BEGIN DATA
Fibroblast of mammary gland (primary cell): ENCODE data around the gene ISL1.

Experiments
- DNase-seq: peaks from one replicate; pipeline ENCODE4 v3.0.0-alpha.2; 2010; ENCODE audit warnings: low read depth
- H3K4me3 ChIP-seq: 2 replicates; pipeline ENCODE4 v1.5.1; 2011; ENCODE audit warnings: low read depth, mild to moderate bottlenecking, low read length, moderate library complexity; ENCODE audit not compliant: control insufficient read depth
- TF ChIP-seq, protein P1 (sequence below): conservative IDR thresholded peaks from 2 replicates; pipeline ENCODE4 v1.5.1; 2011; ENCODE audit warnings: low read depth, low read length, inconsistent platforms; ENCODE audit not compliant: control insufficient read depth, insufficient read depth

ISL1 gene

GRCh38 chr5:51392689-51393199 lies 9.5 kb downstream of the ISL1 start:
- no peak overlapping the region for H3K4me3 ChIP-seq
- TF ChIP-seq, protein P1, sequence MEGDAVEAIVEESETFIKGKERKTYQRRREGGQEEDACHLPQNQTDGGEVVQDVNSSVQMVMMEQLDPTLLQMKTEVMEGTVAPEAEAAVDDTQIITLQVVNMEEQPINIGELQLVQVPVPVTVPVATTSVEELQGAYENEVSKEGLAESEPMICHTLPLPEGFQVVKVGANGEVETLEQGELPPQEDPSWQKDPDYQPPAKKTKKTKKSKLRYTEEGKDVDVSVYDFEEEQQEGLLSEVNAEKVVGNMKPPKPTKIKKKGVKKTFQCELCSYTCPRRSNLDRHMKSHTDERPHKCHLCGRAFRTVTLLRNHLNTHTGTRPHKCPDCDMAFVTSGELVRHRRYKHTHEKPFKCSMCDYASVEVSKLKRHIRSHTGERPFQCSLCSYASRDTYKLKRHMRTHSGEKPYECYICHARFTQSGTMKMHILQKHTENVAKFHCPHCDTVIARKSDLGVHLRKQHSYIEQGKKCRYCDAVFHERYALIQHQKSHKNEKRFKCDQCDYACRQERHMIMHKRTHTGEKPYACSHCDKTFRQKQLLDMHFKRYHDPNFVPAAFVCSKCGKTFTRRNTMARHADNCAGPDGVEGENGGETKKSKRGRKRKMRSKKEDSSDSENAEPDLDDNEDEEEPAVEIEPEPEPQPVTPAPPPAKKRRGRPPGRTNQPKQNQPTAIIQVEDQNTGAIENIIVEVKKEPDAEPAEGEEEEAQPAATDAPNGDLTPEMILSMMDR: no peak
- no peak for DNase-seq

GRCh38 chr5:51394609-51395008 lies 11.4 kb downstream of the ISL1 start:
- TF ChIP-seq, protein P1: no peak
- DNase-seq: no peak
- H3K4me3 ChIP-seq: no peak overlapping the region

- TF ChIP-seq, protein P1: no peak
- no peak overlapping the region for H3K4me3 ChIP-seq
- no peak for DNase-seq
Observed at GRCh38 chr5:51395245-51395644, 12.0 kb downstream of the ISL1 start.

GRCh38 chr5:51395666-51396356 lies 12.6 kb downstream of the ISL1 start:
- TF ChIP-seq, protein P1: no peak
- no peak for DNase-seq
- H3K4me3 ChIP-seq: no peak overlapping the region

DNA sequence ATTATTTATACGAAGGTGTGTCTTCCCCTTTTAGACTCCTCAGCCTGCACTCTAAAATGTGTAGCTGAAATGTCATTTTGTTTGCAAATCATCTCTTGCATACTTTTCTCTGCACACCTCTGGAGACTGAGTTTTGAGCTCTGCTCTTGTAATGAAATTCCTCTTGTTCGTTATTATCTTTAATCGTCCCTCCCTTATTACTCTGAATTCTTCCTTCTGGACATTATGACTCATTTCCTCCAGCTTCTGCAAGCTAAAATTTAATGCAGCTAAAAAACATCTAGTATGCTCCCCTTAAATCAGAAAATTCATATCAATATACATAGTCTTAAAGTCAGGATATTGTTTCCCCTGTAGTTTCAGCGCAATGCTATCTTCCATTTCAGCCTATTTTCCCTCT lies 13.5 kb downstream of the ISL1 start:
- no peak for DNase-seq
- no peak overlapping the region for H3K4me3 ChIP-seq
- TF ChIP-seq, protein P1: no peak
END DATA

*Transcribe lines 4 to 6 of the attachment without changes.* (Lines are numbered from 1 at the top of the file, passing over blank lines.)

- H3K4me3 ChIP-seq: 2 replicates; pipeline ENCODE4 v1.5.1; 2011; ENCODE audit warnings: low read depth, mild to moderate bottlenecking, low read length, moderate library complexity; ENCODE audit not compliant: control insufficient read depth
- TF ChIP-seq, protein P1 (sequence below): conservative IDR thresholded peaks from 2 replicates; pipeline ENCODE4 v1.5.1; 2011; ENCODE audit warnings: low read depth, low read length, inconsistent platforms; ENCODE audit not compliant: control insufficient read depth, insufficient read depth

ISL1 gene